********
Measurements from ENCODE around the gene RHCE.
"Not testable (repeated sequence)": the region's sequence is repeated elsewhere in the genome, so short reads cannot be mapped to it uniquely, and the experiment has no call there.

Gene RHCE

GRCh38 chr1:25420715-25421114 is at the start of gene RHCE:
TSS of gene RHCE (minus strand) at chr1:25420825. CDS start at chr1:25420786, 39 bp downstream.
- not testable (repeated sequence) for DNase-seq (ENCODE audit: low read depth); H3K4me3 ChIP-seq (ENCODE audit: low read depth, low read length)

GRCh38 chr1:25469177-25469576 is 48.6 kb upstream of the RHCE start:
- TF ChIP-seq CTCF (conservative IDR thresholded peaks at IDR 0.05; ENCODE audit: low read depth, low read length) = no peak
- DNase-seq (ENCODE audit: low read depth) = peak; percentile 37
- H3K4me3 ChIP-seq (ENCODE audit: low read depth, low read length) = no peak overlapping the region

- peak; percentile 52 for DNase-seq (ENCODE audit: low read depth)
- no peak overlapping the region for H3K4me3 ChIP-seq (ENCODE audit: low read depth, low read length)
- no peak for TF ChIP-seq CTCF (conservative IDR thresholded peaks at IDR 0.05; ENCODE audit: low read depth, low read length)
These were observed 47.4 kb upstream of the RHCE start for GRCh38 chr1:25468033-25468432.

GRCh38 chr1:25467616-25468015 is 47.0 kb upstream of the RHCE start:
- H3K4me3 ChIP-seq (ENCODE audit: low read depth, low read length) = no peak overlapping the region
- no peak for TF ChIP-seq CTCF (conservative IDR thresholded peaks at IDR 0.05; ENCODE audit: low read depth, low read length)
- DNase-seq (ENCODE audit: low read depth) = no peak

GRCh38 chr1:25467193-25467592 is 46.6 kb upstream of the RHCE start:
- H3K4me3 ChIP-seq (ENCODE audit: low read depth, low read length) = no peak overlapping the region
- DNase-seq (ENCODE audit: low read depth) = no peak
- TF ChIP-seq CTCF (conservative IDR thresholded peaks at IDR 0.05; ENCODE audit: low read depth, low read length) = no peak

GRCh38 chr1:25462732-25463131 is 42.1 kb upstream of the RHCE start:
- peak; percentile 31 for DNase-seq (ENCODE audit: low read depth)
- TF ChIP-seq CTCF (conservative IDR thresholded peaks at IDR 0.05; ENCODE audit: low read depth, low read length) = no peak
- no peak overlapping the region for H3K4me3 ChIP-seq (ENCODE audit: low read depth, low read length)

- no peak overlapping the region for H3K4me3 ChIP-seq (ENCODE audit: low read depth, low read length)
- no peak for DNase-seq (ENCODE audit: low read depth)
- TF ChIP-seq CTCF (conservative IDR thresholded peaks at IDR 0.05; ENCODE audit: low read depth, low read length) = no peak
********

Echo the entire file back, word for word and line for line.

Measurements from ENCODE around the gene RHCE.
"Not testable (repeated sequence)": the region's sequence is repeated elsewhere in the genome, so short reads cannot be mapped to it uniquely, and the experiment has no call there.

Gene RHCE

GRCh38 chr1:25420715-25421114 is at the start of gene RHCE:
TSS of gene RHCE (minus strand) at chr1:25420825. CDS start at chr1:25420786, 39 bp downstream.
- not testable (repeated sequence) for DNase-seq (ENCODE audit: low read depth); H3K4me3 ChIP-seq (ENCODE audit: low read depth, low read length)

GRCh38 chr1:25469177-25469576 is 48.6 kb upstream of the RHCE start:
- TF ChIP-seq CTCF (conservative IDR thresholded peaks at IDR 0.05; ENCODE audit: low read depth, low read length) = no peak
- DNase-seq (ENCODE audit: low read depth) = peak; percentile 37
- H3K4me3 ChIP-seq (ENCODE audit: low read depth, low read length) = no peak overlapping the region

- peak; percentile 52 for DNase-seq (ENCODE audit: low read depth)
- no peak overlapping the region for H3K4me3 ChIP-seq (ENCODE audit: low read depth, low read length)
- no peak for TF ChIP-seq CTCF (conservative IDR thresholded peaks at IDR 0.05; ENCODE audit: low read depth, low read length)
These were observed 47.4 kb upstream of the RHCE start for GRCh38 chr1:25468033-25468432.

GRCh38 chr1:25467616-25468015 is 47.0 kb upstream of the RHCE start:
- H3K4me3 ChIP-seq (ENCODE audit: low read depth, low read length) = no peak overlapping the region
- no peak for TF ChIP-seq CTCF (conservative IDR thresholded peaks at IDR 0.05; ENCODE audit: low read depth, low read length)
- DNase-seq (ENCODE audit: low read depth) = no peak

GRCh38 chr1:25467193-25467592 is 46.6 kb upstream of the RHCE start:
- H3K4me3 ChIP-seq (ENCODE audit: low read depth, low read length) = no peak overlapping the region
- DNase-seq (ENCODE audit: low read depth) = no peak
- TF ChIP-seq CTCF (conservative IDR thresholded peaks at IDR 0.05; ENCODE audit: low read depth, low read length) = no peak

GRCh38 chr1:25462732-25463131 is 42.1 kb upstream of the RHCE start:
- peak; percentile 31 for DNase-seq (ENCODE audit: low read depth)
- TF ChIP-seq CTCF (conservative IDR thresholded peaks at IDR 0.05; ENCODE audit: low read depth, low read length) = no peak
- no peak overlapping the region for H3K4me3 ChIP-seq (ENCODE audit: low read depth, low read length)

- no peak overlapping the region for H3K4me3 ChIP-seq (ENCODE audit: low read depth, low read length)
- no peak for DNase-seq (ENCODE audit: low read depth)
- TF ChIP-seq CTCF (conservative IDR thresholded peaks at IDR 0.05; ENCODE audit: low read depth, low read length) = no peak